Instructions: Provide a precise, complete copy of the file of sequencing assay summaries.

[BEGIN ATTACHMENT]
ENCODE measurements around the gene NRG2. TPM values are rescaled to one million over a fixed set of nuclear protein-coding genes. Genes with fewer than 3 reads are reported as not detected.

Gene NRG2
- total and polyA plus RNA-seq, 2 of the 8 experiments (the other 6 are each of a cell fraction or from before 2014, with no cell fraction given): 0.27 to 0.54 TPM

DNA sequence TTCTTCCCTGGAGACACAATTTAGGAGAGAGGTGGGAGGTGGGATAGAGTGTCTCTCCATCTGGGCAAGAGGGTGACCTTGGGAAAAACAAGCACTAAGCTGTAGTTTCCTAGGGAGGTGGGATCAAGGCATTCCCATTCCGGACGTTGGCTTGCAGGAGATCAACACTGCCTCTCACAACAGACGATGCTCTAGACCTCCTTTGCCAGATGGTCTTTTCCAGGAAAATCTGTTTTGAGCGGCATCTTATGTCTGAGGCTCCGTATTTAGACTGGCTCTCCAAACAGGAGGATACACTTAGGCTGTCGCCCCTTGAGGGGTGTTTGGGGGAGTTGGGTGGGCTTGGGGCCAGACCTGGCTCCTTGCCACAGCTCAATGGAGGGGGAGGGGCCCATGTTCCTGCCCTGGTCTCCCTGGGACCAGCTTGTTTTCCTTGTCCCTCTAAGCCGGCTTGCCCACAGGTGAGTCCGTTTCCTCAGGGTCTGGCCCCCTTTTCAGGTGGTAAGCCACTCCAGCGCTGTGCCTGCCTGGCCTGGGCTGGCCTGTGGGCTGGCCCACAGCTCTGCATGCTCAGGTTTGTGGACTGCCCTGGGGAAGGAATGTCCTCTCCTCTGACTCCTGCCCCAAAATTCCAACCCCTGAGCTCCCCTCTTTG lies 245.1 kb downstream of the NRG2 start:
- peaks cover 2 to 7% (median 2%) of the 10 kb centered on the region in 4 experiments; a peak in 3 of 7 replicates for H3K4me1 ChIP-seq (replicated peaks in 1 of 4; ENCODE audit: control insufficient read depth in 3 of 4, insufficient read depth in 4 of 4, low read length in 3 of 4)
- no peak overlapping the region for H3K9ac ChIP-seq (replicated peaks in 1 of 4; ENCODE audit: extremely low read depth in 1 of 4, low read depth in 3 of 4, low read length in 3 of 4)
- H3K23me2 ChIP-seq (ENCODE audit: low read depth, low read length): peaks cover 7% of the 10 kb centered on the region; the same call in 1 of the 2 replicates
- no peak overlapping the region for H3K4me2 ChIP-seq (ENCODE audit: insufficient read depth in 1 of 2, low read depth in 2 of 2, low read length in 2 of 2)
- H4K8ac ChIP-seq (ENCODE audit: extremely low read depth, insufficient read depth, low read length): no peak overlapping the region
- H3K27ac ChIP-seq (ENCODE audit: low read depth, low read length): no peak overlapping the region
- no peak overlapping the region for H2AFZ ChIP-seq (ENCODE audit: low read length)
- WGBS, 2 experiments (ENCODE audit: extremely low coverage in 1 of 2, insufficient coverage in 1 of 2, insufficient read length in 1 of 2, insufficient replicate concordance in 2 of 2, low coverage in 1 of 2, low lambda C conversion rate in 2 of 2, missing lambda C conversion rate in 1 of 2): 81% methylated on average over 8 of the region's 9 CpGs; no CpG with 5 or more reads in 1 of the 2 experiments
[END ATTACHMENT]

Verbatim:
ENCODE measurements around the gene NRG2. TPM values are rescaled to one million over a fixed set of nuclear protein-coding genes. Genes with fewer than 3 reads are reported as not detected.

Gene NRG2
- total and polyA plus RNA-seq, 2 of the 8 experiments (the other 6 are each of a cell fraction or from before 2014, with no cell fraction given): 0.27 to 0.54 TPM

DNA sequence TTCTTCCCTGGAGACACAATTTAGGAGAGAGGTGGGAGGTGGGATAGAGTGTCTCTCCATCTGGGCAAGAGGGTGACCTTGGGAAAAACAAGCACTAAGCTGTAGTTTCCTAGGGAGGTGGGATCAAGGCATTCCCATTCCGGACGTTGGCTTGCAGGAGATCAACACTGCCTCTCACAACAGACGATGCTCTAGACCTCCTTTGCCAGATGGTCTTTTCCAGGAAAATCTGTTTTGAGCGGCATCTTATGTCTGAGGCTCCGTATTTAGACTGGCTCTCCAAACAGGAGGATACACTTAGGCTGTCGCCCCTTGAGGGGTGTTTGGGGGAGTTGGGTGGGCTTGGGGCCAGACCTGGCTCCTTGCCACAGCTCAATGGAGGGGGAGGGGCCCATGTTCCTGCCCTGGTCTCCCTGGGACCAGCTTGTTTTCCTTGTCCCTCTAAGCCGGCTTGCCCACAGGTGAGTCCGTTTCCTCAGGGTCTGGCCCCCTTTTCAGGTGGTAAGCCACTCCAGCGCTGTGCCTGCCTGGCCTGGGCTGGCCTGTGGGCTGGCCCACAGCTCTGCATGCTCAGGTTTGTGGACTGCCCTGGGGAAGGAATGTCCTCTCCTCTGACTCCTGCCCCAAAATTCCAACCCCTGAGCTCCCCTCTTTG lies 245.1 kb downstream of the NRG2 start:
- peaks cover 2 to 7% (median 2%) of the 10 kb centered on the region in 4 experiments; a peak in 3 of 7 replicates for H3K4me1 ChIP-seq (replicated peaks in 1 of 4; ENCODE audit: control insufficient read depth in 3 of 4, insufficient read depth in 4 of 4, low read length in 3 of 4)
- no peak overlapping the region for H3K9ac ChIP-seq (replicated peaks in 1 of 4; ENCODE audit: extremely low read depth in 1 of 4, low read depth in 3 of 4, low read length in 3 of 4)
- H3K23me2 ChIP-seq (ENCODE audit: low read depth, low read length): peaks cover 7% of the 10 kb centered on the region; the same call in 1 of the 2 replicates
- no peak overlapping the region for H3K4me2 ChIP-seq (ENCODE audit: insufficient read depth in 1 of 2, low read depth in 2 of 2, low read length in 2 of 2)
- H4K8ac ChIP-seq (ENCODE audit: extremely low read depth, insufficient read depth, low read length): no peak overlapping the region
- H3K27ac ChIP-seq (ENCODE audit: low read depth, low read length): no peak overlapping the region
- no peak overlapping the region for H2AFZ ChIP-seq (ENCODE audit: low read length)
- WGBS, 2 experiments (ENCODE audit: extremely low coverage in 1 of 2, insufficient coverage in 1 of 2, insufficient read length in 1 of 2, insufficient replicate concordance in 2 of 2, low coverage in 1 of 2, low lambda C conversion rate in 2 of 2, missing lambda C conversion rate in 1 of 2): 81% methylated on average over 8 of the region's 9 CpGs; no CpG with 5 or more reads in 1 of the 2 experiments